Orthodontic treatment of a patient with bilateral congenitally missing maxillary canines: The effects of first premolar substitution on the functional outcome

Kumi Sumiyoshi, Yoshihito Ishihara, Hiroki Komori, Takashi Yamashiro, Hiroshi Kamioka

Research output: Contribution to journalArticle

1 Citation (Scopus)


Permanent canines are thought to play a pivotal role in obtaining an ideal occlusion. Dentists occasionally encounter patients who lack canines and are therefore missing a key to harmonious guidance during functional mandibular excursions. This case report describes the substitution of maxillary first premolars for congenitally missing canines in the context of an orthodontic treatment plan. A boy, age 10 years and 11 months, with a chief complaint of crooked teeth was diagnosed with Class II division 2 malocclusion associated with a high mandibular plane angle and deep overbite. A stable occlusion with a satisfactory facial profile and functional excursions without interference were achieved after a comprehensive two-stage orthodontic treatment process. The resulting occlusion and satisfactory facial profile were maintained for 12 months. These results indicate that substituting the first premolars for the canines is an effective option in treating patients with missing canines while maintaining functional goals.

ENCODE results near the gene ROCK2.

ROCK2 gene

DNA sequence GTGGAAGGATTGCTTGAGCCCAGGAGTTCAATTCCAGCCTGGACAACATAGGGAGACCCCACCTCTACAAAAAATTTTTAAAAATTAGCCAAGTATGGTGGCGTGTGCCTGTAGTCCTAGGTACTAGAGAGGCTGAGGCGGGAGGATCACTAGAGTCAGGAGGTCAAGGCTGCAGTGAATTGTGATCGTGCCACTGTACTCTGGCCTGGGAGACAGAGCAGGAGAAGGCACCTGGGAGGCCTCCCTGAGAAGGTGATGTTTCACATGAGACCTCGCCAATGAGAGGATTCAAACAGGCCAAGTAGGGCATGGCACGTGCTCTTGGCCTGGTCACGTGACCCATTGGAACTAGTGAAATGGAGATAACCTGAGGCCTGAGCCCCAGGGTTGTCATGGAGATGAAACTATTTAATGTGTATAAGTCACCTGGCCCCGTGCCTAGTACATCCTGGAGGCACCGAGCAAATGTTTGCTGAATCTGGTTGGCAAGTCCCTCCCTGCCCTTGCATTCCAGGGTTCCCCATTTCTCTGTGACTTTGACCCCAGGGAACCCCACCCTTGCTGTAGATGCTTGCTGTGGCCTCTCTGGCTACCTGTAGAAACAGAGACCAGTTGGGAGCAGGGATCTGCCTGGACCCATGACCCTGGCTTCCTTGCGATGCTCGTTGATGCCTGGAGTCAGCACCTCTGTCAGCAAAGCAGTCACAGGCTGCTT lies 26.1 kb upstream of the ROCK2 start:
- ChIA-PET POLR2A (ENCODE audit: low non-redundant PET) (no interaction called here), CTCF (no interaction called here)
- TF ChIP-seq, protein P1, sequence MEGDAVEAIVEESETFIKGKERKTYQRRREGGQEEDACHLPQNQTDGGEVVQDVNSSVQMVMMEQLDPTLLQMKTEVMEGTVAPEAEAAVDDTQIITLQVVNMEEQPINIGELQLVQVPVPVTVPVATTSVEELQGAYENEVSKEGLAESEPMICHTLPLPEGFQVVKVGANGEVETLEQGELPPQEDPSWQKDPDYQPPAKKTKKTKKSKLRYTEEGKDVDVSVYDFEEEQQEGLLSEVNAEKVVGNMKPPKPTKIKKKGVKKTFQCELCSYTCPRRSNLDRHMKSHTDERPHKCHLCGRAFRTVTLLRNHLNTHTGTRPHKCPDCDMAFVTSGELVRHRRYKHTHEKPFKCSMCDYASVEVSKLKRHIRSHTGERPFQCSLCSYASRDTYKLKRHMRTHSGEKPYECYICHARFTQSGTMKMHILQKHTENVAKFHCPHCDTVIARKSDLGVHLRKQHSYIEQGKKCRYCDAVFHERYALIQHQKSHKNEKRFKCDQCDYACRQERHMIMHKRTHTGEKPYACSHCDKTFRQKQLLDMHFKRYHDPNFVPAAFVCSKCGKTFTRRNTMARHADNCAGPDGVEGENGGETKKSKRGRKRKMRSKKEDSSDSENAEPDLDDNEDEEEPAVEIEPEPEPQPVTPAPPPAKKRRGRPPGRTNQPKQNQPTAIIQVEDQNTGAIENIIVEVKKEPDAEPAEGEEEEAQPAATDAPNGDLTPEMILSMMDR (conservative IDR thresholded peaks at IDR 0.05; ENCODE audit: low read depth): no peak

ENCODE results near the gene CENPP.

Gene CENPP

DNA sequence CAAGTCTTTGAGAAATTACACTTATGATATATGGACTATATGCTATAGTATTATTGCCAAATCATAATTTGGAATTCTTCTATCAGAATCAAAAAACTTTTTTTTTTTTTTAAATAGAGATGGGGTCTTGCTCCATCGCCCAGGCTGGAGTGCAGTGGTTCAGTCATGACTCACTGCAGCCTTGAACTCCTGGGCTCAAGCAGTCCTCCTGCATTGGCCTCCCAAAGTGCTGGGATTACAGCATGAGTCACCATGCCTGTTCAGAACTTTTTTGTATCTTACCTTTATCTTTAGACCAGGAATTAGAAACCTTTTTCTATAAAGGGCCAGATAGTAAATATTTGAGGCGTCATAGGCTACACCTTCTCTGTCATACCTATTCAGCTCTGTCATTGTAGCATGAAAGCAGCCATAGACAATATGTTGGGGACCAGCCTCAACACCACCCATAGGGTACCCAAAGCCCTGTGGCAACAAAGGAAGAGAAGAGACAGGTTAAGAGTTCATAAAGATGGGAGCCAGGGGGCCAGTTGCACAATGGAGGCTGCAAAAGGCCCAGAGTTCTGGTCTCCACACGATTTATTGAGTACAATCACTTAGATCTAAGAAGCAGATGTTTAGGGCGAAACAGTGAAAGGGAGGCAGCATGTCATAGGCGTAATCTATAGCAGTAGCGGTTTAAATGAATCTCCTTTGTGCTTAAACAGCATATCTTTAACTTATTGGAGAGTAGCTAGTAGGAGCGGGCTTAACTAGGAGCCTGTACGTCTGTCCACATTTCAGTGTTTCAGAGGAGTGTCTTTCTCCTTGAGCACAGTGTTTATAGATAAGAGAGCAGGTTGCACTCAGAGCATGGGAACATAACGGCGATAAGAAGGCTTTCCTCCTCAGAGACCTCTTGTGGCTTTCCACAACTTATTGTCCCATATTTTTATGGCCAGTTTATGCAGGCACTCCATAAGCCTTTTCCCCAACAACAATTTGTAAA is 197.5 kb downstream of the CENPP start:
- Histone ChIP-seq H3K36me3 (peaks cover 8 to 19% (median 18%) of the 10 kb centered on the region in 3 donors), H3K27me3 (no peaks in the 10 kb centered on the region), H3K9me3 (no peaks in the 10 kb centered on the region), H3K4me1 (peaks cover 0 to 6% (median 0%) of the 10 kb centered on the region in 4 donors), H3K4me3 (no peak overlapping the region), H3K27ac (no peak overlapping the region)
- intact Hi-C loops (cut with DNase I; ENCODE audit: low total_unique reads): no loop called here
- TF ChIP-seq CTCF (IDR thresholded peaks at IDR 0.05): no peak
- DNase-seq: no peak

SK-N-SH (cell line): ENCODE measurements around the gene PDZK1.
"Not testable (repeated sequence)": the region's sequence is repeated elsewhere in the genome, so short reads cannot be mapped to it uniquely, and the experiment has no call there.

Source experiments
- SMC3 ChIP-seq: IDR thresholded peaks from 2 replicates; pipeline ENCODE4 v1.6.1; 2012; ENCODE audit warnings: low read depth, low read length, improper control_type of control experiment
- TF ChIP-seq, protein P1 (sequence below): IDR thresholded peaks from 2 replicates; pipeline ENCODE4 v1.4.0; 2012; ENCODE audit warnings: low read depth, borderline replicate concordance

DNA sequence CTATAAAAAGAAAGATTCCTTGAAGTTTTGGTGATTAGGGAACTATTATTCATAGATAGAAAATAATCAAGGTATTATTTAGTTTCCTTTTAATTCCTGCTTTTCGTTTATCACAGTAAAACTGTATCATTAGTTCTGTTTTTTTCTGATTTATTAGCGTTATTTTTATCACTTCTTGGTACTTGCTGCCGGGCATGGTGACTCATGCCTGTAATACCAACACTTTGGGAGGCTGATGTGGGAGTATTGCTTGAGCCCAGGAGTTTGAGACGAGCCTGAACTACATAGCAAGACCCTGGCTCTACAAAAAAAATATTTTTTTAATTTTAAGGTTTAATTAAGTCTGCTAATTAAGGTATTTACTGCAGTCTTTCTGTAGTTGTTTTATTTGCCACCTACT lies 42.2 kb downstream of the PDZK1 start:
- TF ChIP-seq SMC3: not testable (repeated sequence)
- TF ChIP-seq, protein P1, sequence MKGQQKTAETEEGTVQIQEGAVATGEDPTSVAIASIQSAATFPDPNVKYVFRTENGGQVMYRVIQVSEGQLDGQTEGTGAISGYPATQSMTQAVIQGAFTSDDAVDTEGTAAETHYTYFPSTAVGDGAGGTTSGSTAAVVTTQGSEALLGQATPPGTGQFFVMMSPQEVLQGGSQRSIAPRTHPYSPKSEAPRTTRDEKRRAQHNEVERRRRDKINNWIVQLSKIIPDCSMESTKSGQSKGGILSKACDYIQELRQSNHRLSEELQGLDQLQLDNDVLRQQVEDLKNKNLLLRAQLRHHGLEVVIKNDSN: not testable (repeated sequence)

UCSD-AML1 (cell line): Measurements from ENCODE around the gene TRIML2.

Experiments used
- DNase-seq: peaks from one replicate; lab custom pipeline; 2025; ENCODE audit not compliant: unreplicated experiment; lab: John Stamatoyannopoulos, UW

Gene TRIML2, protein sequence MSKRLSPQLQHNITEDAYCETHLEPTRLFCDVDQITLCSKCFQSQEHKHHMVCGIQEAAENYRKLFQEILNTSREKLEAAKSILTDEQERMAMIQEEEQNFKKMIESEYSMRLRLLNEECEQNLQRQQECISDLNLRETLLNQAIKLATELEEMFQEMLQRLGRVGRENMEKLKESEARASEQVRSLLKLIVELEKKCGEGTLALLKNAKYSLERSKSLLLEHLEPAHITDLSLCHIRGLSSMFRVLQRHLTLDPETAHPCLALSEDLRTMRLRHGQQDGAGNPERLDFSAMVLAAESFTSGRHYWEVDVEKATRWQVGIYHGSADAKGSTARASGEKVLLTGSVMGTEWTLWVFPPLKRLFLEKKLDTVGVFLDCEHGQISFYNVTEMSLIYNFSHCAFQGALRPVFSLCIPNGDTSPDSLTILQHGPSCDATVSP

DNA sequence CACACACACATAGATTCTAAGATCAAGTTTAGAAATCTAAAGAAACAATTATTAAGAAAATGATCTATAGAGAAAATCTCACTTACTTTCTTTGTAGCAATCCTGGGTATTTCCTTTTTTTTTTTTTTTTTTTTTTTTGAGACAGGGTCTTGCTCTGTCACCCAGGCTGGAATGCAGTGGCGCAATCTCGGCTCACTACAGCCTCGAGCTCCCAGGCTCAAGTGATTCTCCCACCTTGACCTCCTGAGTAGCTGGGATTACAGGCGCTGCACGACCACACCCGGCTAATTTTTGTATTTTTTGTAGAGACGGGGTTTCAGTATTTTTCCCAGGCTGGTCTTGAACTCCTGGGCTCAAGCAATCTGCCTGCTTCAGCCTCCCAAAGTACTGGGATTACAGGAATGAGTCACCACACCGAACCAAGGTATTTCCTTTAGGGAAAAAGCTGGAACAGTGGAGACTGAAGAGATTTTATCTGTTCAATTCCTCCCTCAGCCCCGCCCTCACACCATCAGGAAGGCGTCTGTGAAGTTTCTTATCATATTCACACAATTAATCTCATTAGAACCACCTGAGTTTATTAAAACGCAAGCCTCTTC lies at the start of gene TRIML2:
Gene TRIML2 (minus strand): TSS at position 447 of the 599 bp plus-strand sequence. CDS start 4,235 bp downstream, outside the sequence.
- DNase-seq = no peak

Original languageEnglish
Pages (from-to)57-62
Number of pages6
JournalActa Medica Okayama
Issue number1
Publication statusPublished - 2016



  • Missing canines
  • Orthodontics
  • Stomatognathic function

ASJC Scopus subject areas

  • Medicine(all)
  • Biochemistry, Genetics and Molecular Biology(all)

Cite this